The Irish Times surveyed the 23 women Dáil members on the question whether political parties should be required to adopt gender quotas in their candidate selection process. [Note 1] About 14% of the wholly-elected legislature, the Dáil, are women.
If approximate gender equality in the legislature would lead to a better outcome than that at present, how could this be achieved?
The commission which broached this subject envisioned legislation. But is that necessary?
Election to the Dáil takes place in multi-member constituencies, of three, four or five members. To be elected a candidate must achieve that number—also called a quota—equal to the number of votes cast (plus 1) divided by the number which is one more than the number of seats to be filled. Voters rank the candidates; when one who is elected has votes greater than the quota, the number in excess is distributed among the voters next choices; similarly, when candidates with the least votes are crossed off their second and further choices may be redistributed. [Note 2]
A very different approach would dispense altogether with need for any change in the existing electoral law. Whether it would have the effect of approximate gender equality would depend on the depth of the electorates persuasion that the result is worth having. Call this Voters Choice.
Advocates of gender equality would put this proposition to all of the political parties. In every constituency, run both a man and a woman, or two men and two women, &c. If you do not do so, we will boycott all of your candidates in that constituency.
What effect would this have on the outcome? Because of the unusual PR-STV voting system, additional candidates of the same party do not dilute that partys position as competitor against other parties, provided voters allocate their second and third choices to the same party. They might not, but even as practice now stands they are free to allocate second and third and further choices to other-party candidates.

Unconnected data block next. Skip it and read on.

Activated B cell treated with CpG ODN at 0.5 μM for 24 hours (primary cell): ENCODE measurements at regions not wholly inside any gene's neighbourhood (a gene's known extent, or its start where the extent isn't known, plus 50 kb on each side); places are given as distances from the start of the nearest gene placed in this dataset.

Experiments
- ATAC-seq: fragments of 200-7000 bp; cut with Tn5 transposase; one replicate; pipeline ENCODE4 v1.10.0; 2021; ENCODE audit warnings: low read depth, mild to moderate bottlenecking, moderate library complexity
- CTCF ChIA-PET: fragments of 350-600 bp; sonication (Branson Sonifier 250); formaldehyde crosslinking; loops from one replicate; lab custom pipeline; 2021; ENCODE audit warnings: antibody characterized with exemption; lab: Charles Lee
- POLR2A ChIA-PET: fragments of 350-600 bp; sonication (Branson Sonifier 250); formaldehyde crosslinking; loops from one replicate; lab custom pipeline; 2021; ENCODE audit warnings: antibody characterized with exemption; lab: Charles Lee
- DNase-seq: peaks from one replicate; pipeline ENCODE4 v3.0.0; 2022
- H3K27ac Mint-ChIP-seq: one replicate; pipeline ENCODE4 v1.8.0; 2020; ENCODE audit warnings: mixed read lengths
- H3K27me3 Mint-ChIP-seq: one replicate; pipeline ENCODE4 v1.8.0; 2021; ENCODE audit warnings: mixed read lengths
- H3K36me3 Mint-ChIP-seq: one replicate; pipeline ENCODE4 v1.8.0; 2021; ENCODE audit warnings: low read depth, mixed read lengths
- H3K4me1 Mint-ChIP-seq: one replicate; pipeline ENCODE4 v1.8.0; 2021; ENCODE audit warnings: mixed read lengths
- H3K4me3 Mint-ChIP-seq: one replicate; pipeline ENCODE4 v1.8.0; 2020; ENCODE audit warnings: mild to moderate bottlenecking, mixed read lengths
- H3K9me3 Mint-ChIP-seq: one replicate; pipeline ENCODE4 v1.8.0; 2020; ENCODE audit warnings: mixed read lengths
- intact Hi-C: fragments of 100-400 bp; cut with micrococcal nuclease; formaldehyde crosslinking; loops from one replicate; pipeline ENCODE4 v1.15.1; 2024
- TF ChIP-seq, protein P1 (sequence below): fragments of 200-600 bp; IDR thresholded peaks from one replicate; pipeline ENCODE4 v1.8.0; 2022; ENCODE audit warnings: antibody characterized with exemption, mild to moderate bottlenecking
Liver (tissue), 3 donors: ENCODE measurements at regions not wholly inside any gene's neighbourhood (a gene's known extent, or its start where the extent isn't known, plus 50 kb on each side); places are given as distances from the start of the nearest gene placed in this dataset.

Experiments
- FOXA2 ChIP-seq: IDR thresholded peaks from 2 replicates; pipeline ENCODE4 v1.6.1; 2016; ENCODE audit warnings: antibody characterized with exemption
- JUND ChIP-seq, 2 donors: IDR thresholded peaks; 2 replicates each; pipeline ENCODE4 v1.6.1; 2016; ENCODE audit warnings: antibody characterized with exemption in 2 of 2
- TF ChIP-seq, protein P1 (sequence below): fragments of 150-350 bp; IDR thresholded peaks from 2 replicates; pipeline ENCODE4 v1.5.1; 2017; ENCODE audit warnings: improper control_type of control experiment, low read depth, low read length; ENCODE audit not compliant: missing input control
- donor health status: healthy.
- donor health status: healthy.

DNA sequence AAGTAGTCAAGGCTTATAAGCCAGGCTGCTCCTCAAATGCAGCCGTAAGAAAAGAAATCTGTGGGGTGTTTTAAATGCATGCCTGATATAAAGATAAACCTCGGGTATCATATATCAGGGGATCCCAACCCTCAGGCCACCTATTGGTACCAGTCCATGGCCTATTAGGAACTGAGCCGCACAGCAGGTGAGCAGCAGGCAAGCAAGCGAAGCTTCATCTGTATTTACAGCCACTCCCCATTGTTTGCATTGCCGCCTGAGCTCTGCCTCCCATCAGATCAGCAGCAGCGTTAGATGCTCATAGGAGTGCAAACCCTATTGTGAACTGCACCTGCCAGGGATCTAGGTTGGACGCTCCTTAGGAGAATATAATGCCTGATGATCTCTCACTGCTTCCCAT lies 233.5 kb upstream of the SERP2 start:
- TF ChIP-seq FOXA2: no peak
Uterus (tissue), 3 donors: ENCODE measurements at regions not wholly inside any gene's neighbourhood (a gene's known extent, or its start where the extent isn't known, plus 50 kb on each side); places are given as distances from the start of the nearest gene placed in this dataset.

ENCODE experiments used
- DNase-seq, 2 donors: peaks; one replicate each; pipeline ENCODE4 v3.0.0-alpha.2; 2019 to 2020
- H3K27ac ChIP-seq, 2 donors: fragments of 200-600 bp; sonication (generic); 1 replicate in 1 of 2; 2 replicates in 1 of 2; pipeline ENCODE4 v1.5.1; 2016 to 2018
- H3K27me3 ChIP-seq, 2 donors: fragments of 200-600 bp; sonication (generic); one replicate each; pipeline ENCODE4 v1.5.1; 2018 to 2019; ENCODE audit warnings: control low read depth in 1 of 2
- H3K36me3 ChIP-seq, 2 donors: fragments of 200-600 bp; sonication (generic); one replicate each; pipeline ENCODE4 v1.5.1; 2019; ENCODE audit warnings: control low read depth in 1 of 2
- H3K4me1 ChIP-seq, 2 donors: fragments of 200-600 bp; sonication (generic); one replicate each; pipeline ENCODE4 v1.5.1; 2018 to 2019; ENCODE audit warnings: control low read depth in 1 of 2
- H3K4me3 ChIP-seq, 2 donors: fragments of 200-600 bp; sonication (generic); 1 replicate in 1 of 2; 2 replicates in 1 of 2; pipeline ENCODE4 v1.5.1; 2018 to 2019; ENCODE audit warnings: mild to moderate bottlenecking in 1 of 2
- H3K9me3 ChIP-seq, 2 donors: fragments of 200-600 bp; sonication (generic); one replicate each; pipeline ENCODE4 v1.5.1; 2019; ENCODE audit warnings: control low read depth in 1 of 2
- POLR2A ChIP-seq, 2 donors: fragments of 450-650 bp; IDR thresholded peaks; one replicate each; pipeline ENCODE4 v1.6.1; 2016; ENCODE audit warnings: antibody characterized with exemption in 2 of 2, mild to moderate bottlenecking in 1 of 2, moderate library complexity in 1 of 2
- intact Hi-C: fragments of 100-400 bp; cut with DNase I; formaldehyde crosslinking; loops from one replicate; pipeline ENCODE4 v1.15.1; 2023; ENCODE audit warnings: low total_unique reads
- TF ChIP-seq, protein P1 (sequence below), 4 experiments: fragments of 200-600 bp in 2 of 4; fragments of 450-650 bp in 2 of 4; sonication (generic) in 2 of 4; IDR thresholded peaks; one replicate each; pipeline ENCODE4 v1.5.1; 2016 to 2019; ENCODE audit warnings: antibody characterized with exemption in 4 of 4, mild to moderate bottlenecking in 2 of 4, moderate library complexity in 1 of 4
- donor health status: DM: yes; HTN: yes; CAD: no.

It could increase campaign costs, but it would also mean two (or more) candidates would be stumping, with the possibility of winning seats at other parties expense.
It would not guarantee approximate gender equality in the Dáil, but it could achieve that equality in the processes of candidate selection and election.
Note that this presents the parties with a fait accompli to which they must respond. Moreover, as no legislation would be required, no change in the electoral law, to the extent incumbents would act to preserve their advantage by delaying or watering-down any legislative moves they will find they have been ignored.
An initiative on these lines could prompt a party, especially one in search of some distinguishing move, to take the lead and declare that it would adopt the Voters Choice as party policy. Whatever the uncertainties about effects on the electoral outcome might be, other parties would have to consider whether they would lose seats if they failed to join. Is there a bandwagon, and do we want to be on it? I wonder how Labour and the Greens would respond, if not already declared.
Is it really true, as the second approach outlined above claims, that Voters Choice would work?
 A simple explanation of the systems intricacies is posted by the Irish government at http://www.environ.ie/en/LocalGovernment/Voting/PublicationsDocuments/FileDownLoad,1895,en.pdf See also Irelands PR-STV Electoral System: A Need for Reform?, http://www.tcd.ie/Political_Science/staff/michael_gallagher/IrishElectSys.php
[Political Design 2010.08.04. Post A22. Front Door: http://www.learnworld.com/DESIGN/ Permalink: http://www.learnworld.com/DESIGN/uncategorized/❄-gender-quota-for-the-dail/]